Set in Tokyo in the 1950s, this novel tells the story of Toru and Naoko. Toru is a quiet and abnormally serious young college student who loves Naoko, a beautiful and introspective young woman. Their relationship and passion are put to the test by the memory of their best friend, who died years ago. While Toru is satisfied at college, adapting to the life as well as the loneliness and isolation he faces there, Naoko begins to feel the unbearable pressures and responsibilities of life eat away at her. She draws back into her own world, and Toru begins to have feelings for another fiercely independent and sexually liberated woman. This is the story of their love, and their losses together, and Toru’s coming-of-age when he discovers his first true heroic love.
About Haruki Murakami Haruki Murakami is a Japanese novelist, best known for writing 1Q84, A Wild Sheep Chase, and The Wind-Up Bird Chronicle. Murakami-san often favours naming his books after songs, and this book was named after the Beatles’ song. The book was adapted into a major motion picture in Japan by Tran Anh Hung in 2010, starring Kenichi Matsuyama, Rinko Kikuchi and Kiko Mizuhara, with music scored by Jonny Greenwood.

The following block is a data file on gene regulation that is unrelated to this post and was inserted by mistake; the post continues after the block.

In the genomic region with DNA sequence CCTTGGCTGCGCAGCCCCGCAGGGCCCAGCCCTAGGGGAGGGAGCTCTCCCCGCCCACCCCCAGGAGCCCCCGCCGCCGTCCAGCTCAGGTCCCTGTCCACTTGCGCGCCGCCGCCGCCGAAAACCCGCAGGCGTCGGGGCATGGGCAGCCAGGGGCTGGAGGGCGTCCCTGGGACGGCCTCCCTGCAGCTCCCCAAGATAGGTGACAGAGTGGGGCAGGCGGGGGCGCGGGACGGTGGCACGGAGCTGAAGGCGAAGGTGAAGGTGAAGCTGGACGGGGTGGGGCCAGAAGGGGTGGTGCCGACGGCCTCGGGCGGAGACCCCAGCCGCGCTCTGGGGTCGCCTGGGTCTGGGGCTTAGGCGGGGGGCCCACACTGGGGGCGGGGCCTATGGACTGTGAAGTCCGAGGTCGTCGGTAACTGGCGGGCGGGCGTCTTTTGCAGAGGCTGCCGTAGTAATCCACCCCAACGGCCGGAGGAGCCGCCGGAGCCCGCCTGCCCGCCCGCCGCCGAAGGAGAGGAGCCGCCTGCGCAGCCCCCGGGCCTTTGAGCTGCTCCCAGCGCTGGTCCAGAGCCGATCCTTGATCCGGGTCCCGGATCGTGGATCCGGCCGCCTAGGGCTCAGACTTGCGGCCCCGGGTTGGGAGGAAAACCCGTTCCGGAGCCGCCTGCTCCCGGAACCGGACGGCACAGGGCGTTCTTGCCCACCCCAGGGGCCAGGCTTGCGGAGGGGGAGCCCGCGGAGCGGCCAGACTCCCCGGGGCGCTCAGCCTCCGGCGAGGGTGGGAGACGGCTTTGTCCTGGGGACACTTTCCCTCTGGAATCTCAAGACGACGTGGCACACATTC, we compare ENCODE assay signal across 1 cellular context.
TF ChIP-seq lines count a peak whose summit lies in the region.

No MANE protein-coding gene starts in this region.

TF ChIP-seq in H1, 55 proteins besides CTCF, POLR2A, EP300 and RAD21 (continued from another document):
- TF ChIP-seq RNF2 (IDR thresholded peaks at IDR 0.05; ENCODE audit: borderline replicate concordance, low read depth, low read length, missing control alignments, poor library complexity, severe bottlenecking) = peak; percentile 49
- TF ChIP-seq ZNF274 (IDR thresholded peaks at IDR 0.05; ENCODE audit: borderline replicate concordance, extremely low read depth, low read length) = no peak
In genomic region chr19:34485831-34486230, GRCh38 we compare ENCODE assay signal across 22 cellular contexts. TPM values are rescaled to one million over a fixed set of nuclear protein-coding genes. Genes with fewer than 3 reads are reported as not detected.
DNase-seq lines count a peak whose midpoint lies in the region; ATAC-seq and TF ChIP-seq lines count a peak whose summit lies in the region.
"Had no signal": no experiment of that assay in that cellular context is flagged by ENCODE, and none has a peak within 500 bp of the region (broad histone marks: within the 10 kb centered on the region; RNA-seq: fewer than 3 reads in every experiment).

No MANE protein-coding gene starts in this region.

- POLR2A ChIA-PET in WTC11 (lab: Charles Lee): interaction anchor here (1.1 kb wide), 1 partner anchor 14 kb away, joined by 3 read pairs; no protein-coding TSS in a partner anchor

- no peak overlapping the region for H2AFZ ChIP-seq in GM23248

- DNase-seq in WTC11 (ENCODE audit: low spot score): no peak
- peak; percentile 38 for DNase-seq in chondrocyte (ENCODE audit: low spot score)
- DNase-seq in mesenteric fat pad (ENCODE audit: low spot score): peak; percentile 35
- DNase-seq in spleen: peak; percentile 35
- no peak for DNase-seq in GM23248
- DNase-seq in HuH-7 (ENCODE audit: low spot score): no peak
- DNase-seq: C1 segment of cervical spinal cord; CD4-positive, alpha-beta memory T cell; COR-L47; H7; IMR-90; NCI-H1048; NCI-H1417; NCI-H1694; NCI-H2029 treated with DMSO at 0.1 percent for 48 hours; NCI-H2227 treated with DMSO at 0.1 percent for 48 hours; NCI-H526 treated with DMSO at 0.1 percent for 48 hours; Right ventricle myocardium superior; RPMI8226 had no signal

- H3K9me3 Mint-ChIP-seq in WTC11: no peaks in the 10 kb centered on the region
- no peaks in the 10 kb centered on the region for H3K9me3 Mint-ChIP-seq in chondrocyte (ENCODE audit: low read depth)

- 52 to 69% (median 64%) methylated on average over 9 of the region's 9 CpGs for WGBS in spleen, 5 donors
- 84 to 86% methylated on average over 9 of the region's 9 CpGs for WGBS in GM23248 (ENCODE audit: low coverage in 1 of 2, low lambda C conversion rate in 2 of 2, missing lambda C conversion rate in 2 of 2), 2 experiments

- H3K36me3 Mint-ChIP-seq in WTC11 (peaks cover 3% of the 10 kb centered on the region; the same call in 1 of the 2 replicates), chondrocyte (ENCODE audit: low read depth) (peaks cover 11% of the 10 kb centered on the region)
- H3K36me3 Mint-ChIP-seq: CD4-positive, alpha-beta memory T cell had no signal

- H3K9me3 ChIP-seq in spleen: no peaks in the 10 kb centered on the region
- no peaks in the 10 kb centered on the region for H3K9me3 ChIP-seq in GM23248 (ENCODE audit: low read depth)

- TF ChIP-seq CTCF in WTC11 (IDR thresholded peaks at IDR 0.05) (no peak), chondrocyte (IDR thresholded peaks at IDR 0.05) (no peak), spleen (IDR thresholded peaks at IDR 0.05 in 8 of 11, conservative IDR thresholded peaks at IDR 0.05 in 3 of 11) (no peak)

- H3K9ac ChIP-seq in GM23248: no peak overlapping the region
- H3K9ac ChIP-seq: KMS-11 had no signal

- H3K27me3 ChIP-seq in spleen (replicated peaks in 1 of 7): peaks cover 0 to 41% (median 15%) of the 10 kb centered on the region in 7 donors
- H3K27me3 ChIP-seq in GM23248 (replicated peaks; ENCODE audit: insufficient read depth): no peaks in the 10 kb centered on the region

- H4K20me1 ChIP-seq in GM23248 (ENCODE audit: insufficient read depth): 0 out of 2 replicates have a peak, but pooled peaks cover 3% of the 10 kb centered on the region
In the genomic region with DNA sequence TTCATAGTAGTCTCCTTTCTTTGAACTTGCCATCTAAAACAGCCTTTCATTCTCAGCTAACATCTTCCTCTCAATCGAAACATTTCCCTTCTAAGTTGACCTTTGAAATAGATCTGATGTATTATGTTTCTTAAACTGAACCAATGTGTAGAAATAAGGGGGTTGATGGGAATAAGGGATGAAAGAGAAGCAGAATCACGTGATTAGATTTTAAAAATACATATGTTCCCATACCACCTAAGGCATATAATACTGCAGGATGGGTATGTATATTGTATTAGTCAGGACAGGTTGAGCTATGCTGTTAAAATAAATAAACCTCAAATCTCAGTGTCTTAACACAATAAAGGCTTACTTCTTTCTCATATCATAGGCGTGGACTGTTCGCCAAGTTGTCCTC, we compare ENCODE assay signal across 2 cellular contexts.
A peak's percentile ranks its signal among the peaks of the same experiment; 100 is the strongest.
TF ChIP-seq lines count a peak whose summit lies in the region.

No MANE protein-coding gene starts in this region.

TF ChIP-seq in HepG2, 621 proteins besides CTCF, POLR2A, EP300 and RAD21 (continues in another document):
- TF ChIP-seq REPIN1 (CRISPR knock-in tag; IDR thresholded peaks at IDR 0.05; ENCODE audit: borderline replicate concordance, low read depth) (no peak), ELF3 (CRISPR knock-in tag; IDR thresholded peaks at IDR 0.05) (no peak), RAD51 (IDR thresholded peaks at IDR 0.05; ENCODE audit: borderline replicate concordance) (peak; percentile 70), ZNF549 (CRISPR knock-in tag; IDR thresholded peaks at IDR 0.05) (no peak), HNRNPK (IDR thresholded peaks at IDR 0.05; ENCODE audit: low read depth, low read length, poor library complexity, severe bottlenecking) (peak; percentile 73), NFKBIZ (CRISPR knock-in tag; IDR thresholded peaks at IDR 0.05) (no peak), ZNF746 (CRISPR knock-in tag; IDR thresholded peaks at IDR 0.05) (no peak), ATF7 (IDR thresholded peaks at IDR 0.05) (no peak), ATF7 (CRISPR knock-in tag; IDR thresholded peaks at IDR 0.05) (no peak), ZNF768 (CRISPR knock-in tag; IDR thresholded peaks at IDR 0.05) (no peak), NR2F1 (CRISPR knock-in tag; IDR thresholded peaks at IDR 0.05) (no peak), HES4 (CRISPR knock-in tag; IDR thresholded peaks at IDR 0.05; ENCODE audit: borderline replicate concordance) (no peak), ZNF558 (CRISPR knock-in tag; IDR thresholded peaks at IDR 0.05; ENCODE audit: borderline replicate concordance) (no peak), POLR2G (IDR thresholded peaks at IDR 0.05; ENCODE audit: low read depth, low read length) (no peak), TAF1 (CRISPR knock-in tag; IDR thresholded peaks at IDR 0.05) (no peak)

Haruki Murakami ( January 12, 1949) is a Japanese writer. His books and stories have been bestsellers in Japan as well as internationally, with his work being translated into 50 languages and selling millions of copies outside his native country. The critical acclaim for his fiction and non-fiction has led to numerous awards, in Japan and internationally, including the World Fantasy Award (2006) and the Frank O'Connor International Short Story Award (2006). His oeuvre received, for example, the Franz Kafka Prize (2006) and the Jerusalem Prize (2009). Murakami's most notable works include A Wild Sheep Chase (1982), Norwegian Wood (1987), The Wind-Up Bird Chronicle (1994–95), Kafka on the Shore (2002), and 1Q84 (2009–10). He has also translated into Japanese English works by writers ranging from Raymond Carver to J. D. Salinger. His fiction, still criticized by Japan's literary establishment as un-Japanese, was influenced by Western writers from Chandler to Vonnegut by way of Brautigan. It is frequently surrealistic and melancholic or fatalistic, marked by a Kafkaesque rendition of the "recurrent themes of alienation and loneliness he weaves into his narratives. He is also considered an important figure in postmodern literature. Steven Poole of The Guardian praised Murakami as "among the world's greatest living novelists" for his works and achievements.